Why and how should ventilation be carried out?
Fresh air is just as important as a balanced and healthy diet. Unfortunately, this is often forgotten.
When we are outside, we usually have enough fresh air (except perhaps in cities with a lot of traffic and/or industry). If we are indoors, e.g. during work, at school or even at home in the flat, fresh air is just as irreplaceable. Here, however, access to fresh air is not automatic; we have to actively do something about it. A little air always gets into the flat from the outside - through cracks, crevices or the moment you open the outside door. But this is clearly too little to be able to speak of "fresh" or healthy air in the building.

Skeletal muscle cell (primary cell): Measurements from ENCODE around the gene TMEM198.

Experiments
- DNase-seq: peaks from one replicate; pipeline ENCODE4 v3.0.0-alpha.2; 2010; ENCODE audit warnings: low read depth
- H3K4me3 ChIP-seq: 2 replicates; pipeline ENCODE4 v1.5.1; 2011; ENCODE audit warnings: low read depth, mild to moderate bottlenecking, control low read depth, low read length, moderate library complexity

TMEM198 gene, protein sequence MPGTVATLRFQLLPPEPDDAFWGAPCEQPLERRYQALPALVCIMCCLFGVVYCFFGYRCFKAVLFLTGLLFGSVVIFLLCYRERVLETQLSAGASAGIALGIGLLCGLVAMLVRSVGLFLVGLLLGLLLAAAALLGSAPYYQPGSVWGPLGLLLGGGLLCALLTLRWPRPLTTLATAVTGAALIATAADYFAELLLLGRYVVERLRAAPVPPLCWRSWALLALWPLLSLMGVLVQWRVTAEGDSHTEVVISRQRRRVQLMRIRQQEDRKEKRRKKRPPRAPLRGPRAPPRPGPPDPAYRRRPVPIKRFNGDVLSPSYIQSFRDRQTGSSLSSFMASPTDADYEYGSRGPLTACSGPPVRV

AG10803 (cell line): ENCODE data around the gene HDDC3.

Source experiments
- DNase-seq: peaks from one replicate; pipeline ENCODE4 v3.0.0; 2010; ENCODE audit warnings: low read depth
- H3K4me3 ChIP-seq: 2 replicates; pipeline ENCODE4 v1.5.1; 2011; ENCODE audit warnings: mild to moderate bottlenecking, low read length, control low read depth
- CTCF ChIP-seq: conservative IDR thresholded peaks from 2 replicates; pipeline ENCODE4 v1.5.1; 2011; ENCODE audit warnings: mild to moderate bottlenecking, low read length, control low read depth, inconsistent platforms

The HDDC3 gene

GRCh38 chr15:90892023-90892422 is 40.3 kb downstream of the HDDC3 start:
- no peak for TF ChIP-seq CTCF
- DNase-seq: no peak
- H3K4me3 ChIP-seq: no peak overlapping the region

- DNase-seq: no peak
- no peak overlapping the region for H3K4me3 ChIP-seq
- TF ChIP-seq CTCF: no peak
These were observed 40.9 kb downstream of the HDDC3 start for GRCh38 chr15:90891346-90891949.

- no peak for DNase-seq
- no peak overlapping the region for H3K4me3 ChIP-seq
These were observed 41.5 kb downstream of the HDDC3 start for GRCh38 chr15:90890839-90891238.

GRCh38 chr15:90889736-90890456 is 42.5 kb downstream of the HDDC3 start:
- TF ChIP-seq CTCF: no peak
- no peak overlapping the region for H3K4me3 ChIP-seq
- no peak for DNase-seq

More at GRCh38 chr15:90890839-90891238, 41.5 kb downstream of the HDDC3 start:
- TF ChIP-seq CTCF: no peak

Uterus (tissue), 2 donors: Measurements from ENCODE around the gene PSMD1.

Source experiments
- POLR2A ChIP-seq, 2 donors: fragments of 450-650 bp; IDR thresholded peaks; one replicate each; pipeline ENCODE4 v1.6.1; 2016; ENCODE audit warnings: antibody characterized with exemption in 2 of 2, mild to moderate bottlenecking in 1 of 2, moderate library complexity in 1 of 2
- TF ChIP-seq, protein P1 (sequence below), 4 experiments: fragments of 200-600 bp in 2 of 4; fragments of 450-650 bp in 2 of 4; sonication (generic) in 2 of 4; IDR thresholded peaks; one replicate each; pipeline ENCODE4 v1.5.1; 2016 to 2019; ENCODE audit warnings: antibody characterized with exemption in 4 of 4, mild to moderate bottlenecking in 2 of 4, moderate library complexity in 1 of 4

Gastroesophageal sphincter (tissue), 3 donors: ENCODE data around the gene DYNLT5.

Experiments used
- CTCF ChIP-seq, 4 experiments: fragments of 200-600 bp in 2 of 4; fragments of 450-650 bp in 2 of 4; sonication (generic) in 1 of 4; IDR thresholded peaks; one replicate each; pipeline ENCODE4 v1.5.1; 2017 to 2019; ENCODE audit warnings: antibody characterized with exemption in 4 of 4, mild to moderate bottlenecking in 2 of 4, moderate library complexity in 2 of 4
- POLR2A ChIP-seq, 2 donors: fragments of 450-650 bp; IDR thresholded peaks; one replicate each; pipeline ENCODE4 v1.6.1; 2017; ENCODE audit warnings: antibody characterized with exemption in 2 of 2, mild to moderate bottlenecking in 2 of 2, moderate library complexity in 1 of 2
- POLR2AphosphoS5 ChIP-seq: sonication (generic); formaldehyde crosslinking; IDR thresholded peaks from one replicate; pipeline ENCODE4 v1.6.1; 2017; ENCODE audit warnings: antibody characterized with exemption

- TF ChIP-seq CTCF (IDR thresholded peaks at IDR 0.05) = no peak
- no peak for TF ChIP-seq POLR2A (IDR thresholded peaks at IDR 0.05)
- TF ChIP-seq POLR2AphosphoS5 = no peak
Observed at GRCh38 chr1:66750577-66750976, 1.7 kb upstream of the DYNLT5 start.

Humans have "built-in sensors". This means that when air is used up in a room, we "know" when we should open a window. We can "notice" when it becomes uncomfortable. Mostly, however, we then ventilate too much, i.e. the window (or door) simply stays open for far too long. If it is cooler outside, heating energy is wasted. So these sensors are not really "accurate". Or we simply forget to close or open the window again. And that's one of the reasons why there is technical support. There are sensors that remind us when we should ventilate. But there are also devices that actively support us in ventilating and take over some of the necessary work. We will find out later how these systems work and what they achieve. Basically, everyone should feel comfortable, no matter how and with what aids they ventilate. It should not be too loud in the flat (e.g. street noise), there should be no "draughts" and of course "fresh air" should get into the house. However, the primary aim is to reduce moisture that is generated in the building. Of course, there are also gases such as CO2 or softeners from furniture and much more that can and should be removed from the home with ventilation. However, moisture can cause by far the greatest damage in and to the building and has a significant impact on the health of the people who live there. So we ventilate to reduce moisture rather than for other reasons, because only with too much moisture can there be mould in the building or damage to building components, for example.